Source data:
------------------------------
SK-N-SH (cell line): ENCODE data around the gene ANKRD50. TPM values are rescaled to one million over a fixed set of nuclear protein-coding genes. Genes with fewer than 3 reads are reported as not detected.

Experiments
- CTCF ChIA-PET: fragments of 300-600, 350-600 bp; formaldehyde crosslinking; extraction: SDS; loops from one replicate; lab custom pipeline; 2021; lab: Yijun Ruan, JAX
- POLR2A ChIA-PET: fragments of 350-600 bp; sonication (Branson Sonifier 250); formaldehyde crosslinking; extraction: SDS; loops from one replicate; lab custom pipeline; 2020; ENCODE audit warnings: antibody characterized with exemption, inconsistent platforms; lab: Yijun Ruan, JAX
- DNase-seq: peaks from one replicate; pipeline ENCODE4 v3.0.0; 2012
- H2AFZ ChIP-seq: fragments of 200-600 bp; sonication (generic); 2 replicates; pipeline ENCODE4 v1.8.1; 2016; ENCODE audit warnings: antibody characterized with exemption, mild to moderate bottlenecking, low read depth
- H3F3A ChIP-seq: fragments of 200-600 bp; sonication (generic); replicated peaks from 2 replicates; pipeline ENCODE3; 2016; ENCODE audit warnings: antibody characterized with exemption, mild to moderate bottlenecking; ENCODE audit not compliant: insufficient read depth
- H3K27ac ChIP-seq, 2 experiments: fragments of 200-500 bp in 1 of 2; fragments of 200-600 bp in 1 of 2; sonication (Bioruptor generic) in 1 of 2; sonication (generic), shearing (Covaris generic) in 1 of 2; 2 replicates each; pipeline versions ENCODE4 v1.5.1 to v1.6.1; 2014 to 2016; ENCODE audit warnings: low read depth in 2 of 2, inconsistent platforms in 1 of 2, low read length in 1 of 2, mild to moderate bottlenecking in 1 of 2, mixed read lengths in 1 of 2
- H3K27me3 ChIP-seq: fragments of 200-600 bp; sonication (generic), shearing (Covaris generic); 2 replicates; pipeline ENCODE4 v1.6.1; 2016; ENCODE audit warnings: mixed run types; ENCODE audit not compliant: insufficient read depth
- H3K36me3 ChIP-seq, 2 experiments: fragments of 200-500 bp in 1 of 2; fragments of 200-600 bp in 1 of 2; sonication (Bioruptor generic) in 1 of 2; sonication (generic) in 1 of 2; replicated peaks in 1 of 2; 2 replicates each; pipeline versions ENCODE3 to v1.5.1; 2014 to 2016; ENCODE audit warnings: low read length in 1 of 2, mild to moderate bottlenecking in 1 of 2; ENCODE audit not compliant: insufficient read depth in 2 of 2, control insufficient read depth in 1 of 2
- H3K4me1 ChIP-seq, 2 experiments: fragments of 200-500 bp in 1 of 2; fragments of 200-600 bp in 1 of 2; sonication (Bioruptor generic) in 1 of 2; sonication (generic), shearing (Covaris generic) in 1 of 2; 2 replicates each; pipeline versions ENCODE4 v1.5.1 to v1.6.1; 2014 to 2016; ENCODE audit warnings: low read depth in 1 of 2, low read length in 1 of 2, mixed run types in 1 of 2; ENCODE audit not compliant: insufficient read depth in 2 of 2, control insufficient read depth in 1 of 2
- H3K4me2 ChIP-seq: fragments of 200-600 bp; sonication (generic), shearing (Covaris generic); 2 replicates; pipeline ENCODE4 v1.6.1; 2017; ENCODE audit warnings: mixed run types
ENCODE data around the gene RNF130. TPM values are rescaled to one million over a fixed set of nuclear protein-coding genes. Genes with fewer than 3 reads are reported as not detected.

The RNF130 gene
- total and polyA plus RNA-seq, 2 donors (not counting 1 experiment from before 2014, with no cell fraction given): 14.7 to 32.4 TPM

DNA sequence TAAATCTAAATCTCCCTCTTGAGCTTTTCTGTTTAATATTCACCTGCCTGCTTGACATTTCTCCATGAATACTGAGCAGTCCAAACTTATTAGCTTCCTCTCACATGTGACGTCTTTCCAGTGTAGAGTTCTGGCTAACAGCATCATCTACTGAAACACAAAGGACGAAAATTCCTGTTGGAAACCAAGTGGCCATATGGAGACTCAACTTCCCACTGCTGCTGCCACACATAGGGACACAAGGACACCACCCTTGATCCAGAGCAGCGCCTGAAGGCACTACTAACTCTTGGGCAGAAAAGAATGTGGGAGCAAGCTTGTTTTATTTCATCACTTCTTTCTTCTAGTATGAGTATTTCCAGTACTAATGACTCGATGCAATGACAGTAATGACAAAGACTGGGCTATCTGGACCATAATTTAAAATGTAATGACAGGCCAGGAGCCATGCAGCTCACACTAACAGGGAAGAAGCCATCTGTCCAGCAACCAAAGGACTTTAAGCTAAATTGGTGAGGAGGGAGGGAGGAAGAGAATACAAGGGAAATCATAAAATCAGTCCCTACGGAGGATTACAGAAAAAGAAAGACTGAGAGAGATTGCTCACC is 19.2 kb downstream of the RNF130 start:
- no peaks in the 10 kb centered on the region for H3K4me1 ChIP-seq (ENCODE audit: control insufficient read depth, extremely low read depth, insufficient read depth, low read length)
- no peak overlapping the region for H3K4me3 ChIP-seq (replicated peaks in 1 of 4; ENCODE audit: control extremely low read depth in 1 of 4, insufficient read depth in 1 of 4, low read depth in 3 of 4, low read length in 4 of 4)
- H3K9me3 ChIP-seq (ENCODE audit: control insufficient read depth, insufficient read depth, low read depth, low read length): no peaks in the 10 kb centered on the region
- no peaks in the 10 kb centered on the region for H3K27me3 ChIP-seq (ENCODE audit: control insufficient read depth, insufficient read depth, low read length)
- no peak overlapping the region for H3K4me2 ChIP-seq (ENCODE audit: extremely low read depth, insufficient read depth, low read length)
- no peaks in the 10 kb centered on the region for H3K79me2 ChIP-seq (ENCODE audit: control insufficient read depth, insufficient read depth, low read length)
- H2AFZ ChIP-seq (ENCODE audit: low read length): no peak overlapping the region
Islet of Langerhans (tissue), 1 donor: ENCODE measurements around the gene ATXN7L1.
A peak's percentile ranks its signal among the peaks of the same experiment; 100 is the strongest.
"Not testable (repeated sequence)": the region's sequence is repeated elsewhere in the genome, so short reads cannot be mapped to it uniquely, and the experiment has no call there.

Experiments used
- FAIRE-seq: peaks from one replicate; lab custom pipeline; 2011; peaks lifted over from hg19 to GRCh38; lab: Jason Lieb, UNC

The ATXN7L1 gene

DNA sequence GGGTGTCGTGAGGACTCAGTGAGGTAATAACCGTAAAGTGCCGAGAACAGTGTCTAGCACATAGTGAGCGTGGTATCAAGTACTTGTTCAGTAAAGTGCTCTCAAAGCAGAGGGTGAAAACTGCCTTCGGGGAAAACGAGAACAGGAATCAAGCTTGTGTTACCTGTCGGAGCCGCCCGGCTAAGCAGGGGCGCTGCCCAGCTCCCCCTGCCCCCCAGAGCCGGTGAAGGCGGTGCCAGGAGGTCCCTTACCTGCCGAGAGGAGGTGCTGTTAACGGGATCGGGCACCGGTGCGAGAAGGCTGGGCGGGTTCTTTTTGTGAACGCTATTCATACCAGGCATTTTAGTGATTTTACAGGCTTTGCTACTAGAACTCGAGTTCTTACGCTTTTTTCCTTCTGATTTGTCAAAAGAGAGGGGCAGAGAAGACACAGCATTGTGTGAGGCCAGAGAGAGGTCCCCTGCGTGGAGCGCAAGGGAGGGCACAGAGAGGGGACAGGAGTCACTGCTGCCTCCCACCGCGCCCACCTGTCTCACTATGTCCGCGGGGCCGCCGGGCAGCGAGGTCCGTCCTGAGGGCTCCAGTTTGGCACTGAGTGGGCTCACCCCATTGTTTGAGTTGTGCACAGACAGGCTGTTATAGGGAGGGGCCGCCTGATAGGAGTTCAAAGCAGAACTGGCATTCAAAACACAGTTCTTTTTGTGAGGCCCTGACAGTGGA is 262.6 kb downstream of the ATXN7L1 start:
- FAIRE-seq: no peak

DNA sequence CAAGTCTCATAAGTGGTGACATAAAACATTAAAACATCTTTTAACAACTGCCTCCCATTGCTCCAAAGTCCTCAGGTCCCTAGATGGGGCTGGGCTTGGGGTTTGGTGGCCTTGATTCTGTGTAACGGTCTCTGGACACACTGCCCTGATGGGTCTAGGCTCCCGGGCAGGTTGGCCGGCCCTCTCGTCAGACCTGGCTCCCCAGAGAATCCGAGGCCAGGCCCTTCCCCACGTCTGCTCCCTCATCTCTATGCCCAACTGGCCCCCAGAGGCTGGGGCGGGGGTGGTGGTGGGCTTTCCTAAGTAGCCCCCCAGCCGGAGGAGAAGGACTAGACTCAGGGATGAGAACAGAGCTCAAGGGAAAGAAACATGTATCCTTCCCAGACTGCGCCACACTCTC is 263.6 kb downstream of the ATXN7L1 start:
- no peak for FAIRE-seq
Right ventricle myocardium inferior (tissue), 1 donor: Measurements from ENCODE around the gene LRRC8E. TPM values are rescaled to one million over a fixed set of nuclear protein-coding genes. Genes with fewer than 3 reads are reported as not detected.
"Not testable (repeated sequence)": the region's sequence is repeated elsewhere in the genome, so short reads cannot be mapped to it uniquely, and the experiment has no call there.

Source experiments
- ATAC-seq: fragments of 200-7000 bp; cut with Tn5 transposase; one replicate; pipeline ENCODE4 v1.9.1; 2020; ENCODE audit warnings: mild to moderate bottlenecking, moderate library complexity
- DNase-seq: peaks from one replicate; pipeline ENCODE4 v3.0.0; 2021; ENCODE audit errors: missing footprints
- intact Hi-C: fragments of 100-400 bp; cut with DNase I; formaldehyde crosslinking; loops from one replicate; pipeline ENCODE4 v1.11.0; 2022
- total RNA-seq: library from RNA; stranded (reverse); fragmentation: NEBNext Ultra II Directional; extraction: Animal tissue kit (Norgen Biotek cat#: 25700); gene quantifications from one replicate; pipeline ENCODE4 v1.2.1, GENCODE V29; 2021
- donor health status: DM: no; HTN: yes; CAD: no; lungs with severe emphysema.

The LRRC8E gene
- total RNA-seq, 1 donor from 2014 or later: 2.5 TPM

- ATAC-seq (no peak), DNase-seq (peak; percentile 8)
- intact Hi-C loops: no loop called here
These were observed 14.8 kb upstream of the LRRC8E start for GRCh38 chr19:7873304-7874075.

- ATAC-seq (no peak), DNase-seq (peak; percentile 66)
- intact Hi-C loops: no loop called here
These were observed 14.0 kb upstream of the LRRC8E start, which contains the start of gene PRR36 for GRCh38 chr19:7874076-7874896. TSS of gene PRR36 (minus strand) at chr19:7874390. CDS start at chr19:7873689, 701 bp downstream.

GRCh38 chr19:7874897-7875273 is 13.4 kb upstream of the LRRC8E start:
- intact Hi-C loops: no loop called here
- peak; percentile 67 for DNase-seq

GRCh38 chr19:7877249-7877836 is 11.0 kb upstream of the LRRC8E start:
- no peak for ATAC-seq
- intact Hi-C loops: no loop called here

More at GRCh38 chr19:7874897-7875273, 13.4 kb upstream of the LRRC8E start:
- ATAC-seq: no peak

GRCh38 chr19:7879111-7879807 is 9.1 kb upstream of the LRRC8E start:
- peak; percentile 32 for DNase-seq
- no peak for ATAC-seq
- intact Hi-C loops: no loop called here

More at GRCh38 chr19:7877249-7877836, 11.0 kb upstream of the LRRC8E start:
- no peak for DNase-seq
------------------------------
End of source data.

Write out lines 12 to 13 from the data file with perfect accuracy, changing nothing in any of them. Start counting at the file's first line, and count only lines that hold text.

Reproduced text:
- H3K4me2 ChIP-seq: fragments of 200-600 bp; sonication (generic), shearing (Covaris generic); 2 replicates; pipeline ENCODE4 v1.6.1; 2017; ENCODE audit warnings: mixed run types
ENCODE data around the gene RNF130. TPM values are rescaled to one million over a fixed set of nuclear protein-coding genes. Genes with fewer than 3 reads are reported as not detected.